In responding to other questions, Eaton said those who want to use medicinal marijuana must get a doctor’s approval, but the drug is not tax-exempt unless a person also obtains a state-issued card, which is uncommon. Cost of those cards, if someone is approved, costs $100 and $50 for Medi-Cal patients, according to Berkeley Patients Group.
Whether the new industry will bring jobs to the area is unknown, Eaton said. When Colorado legalized marijuana, the state licensed 64,000 employees in three years, and had 28,000 re-registering. But there is high turnover, too, he said.
When Colorado began ramping up the industry, about two-thirds of the new employees came from out of state. Now that the industry has been going on for a few years, the state is experiencing higher numbers of its homeless population. However, there may be no correlation in those statistics, Eaton said.
Nor could he say whether having marijuana stores, such as there are in Vallejo, will bring a positive impact. “You don’t license to make money,” he said.
But marijuana is here, he said, legalized by voters. “So how do we allow this?” If citizens want a ban, where does the city get money to educate people about the drug that is available “next door,” he asked.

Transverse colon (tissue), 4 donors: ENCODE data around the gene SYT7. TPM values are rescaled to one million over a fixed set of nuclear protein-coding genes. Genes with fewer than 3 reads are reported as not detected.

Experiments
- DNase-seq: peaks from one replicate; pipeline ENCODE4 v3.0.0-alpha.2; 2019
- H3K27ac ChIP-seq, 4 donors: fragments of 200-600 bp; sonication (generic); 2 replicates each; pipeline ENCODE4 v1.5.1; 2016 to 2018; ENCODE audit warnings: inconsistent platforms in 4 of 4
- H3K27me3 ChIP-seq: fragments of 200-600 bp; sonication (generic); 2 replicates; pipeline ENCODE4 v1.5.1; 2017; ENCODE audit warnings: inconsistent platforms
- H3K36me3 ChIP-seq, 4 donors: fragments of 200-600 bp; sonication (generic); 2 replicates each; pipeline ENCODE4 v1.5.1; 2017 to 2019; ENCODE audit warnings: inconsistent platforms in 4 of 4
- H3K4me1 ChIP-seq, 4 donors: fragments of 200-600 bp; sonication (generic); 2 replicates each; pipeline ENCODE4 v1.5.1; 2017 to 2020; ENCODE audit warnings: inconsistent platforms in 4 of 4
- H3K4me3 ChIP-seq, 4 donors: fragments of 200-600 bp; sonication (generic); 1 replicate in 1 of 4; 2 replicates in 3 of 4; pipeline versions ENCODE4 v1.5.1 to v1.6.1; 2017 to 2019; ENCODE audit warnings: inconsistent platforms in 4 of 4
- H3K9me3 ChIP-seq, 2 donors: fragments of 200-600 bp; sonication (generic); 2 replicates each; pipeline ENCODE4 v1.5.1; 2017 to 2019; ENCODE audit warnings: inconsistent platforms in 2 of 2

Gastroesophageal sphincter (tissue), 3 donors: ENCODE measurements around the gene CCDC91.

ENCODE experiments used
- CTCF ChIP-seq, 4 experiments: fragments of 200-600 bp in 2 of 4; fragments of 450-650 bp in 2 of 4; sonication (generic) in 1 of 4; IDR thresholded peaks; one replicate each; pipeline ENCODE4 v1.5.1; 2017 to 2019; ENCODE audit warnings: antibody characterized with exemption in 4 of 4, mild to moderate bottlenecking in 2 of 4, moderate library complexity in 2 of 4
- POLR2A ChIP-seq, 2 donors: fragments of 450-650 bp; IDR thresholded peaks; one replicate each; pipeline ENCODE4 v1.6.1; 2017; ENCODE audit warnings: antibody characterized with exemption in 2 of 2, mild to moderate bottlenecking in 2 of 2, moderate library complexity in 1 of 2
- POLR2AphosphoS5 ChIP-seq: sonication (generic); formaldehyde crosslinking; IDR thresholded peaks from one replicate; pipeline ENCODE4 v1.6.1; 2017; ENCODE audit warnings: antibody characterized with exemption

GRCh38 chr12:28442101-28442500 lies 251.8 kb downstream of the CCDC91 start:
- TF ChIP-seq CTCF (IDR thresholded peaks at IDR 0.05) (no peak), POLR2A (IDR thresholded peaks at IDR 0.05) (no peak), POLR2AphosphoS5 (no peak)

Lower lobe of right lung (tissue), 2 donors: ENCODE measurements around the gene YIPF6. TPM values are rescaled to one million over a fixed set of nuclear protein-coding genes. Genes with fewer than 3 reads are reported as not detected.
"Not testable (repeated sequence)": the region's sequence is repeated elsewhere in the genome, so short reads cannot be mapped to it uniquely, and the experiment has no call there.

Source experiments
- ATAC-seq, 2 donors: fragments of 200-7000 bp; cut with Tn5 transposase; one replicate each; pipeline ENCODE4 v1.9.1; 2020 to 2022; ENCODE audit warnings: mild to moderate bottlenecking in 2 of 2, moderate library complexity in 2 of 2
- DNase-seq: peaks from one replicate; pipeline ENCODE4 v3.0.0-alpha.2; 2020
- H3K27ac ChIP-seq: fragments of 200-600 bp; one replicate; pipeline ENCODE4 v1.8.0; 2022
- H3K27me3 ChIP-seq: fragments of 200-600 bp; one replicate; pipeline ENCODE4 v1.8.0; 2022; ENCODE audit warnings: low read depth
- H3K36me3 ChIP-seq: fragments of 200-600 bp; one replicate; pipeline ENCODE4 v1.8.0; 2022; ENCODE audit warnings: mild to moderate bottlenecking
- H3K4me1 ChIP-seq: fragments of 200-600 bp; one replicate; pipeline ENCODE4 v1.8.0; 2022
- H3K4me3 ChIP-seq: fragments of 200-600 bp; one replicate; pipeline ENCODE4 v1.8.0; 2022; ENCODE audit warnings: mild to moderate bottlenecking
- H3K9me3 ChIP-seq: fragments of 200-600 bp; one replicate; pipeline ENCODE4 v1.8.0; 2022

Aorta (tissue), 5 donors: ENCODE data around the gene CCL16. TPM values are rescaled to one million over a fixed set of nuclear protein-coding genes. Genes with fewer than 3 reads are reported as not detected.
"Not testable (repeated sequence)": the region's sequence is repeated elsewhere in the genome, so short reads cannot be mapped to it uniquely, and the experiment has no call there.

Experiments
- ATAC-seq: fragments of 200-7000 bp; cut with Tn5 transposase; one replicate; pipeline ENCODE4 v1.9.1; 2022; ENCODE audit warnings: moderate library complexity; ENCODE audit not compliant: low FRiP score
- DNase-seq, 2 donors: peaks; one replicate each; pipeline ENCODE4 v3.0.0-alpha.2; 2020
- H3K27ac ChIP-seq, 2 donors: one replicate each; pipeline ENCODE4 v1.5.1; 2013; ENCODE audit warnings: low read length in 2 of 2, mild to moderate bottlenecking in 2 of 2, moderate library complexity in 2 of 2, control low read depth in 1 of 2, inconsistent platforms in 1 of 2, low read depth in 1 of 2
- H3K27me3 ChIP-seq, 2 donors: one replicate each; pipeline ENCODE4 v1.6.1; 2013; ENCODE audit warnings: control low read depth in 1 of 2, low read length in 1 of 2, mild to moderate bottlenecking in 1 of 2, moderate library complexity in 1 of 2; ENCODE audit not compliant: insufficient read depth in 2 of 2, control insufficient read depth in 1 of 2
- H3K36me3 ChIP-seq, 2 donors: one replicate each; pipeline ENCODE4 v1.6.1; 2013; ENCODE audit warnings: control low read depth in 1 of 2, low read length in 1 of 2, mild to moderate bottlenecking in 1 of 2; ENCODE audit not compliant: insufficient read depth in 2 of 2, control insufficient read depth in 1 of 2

“It’s here. It’s been here. Now it’s a commercial industry,” he said. In fact, the most calls law enforcement receives is not about commercial operations, but about private grows in neighborhoods. “Maybe a licensed industry can reduce those calls,” he suggested.
A residence can have six indoor plants, he said, although a city can regulate certain elements of private cultivation. People can make beer in their homes, too, but most prefer to buy their brews, he said. Industrial cannabis produces a quality-controlled product, and could reduce home cultivation, he added.
Eaton is HdL Companies’ cannabis compliance manager. The Diamond Bar company specializes in helping governmental agencies manage revenues through audits, analytical services and software products. But because marijuana is seen as a revenue-producing business that produces taxes when products are moved, the company created a specialized division to guide cities in developing policies and regulations of the industry.
He said city staff is developing recommendations to submit to the City Council, to determine what the city’s policies will be.
He was hired to find out if residents want a ban on marijuana commerce or would prefer either medicinal or recreational businesses or both.
If residents want some types of cannabis businesses, city employees are asking whether cultivation, manufacturing, distribution, retail storefronts, non-storefront retail deliveries or other segment of the industry is preferred.
Those interested may submit their comments to the Martinez Community Development Department, 925-372-3500, or by mail to the department at Martinez City Hall, 525 Henrietta St., Martinez, 94553.